Relying on the same 1992 FCC decision cited by the Baird v. Sabrecourt that we discussed during our webinar "The Telephone Consumer Protection Act: Recent Developments and Key Litigation Defense and Compliance Challenges for 2014," the Illinois court held that Kolinek’s claim was barred by the “general rule” that “persons who knowingly release their phone numbers have in effect given their invitation or permission to be called at the number which they have given, absent instructions to the contrary.” Even the 10 years between when Kolinek gave his phone number and received calls was irrelevant to a consent determination because, as the court noted, “consent under the TCPA does not expire on its own.” This opinion joins recent district court decisions out of the Ninth and Eleventh Circuits holding similarly. SeeBaird v. Sabre, Inc., No. CV 13-999, 2014 WL 320205 (C.D. Cal. Jan. 28, 2014) (consent where plaintiff gave his phone number on an airline Web form); Murphy v. DCI Biologicals Orlando, LLC, No. 6:12-cv-1459, 2013 WL 6865772 (M.D. Fla. Dec. 31, 2013) (consent where plaintiff gave his phone number on a blood donor information sheet).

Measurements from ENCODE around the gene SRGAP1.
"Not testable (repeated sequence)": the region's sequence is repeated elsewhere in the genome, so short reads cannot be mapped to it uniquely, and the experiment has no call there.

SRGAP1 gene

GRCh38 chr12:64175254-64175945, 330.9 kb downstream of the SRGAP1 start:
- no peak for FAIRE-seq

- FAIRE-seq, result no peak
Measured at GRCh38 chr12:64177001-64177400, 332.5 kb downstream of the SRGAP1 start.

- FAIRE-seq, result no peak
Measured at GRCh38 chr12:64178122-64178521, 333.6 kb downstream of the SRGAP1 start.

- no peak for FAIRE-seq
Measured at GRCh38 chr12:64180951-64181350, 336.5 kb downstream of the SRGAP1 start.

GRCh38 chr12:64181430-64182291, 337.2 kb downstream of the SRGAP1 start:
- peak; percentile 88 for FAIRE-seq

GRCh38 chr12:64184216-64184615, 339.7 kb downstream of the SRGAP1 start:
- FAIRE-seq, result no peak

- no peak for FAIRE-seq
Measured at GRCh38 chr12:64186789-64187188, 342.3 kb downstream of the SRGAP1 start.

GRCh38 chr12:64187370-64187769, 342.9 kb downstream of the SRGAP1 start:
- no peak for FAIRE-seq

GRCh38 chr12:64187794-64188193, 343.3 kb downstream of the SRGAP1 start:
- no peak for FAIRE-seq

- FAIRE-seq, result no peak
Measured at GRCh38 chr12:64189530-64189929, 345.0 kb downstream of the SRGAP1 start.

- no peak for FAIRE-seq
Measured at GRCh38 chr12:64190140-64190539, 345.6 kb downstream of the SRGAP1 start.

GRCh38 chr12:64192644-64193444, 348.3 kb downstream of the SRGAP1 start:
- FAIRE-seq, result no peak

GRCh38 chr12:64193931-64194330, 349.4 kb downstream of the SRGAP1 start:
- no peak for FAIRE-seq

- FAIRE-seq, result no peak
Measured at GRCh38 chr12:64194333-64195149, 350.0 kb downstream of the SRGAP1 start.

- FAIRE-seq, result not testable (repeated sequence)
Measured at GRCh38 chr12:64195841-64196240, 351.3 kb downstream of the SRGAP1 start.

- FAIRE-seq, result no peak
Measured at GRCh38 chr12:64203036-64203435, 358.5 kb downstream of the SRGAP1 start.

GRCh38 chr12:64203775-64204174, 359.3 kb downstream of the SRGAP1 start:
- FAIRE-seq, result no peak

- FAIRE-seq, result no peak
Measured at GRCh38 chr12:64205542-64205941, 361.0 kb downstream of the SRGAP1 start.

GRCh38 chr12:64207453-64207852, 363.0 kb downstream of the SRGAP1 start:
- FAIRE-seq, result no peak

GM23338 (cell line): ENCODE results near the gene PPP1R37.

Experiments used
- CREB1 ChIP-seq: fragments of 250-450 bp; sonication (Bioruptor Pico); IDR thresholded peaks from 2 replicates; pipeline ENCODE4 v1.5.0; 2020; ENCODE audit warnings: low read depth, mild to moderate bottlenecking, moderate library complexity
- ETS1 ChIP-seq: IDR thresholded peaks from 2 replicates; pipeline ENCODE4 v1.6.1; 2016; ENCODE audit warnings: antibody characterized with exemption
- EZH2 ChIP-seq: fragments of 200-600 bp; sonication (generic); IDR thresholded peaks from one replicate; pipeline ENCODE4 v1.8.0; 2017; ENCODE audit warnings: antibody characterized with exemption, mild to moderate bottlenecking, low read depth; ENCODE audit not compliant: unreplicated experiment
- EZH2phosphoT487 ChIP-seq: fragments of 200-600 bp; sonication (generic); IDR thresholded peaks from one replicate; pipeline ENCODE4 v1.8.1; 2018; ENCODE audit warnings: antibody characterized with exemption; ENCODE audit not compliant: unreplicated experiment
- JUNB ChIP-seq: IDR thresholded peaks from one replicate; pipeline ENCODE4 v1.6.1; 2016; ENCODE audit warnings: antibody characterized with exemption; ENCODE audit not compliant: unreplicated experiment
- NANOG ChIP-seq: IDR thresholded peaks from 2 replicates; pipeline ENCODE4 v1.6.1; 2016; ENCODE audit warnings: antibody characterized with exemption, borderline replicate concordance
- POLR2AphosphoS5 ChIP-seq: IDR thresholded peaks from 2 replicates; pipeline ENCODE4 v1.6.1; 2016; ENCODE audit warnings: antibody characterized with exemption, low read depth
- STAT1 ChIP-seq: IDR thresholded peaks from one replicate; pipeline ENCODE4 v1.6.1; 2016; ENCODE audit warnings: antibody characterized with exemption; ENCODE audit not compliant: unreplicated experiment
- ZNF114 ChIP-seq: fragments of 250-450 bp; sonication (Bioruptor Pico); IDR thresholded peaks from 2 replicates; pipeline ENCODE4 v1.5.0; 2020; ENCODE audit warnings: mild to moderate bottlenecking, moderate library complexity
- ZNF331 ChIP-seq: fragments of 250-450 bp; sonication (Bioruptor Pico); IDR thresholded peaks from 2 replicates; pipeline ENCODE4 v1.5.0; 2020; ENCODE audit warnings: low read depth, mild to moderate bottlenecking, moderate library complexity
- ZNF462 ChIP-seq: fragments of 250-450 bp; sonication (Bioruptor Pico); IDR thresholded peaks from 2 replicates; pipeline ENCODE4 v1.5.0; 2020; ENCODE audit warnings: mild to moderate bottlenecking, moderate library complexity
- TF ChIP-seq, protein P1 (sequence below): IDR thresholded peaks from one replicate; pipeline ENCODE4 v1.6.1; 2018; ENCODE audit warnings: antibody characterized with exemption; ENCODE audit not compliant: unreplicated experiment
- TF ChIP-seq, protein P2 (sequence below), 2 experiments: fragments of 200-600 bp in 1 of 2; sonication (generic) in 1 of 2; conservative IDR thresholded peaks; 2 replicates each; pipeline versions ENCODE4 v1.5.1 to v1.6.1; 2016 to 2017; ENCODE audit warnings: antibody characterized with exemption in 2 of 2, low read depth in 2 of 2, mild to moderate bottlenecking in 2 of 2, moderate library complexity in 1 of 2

Regulatory Compliance

Organizations need to know about the latest developments and prepare appropriate compliance strategies to minimize the risk of a TCPA claim or enforcement action. For example, the FCC modified its TCPA rules in 2012, and the last of those changes went into effect this past October. Under the new rules, companies must obtain “prior express written consent” before making certain telemarketing calls, and they must include specific disclosures in their consent requests. These new requirements created a number of compliance challenges for organizations, especially those that had obtained some form of written consent from individuals prior to the effective date of the FCC’s new rules. Several petitions have been filed with the FCC asking the agency to clarify how the new rules apply to those consents.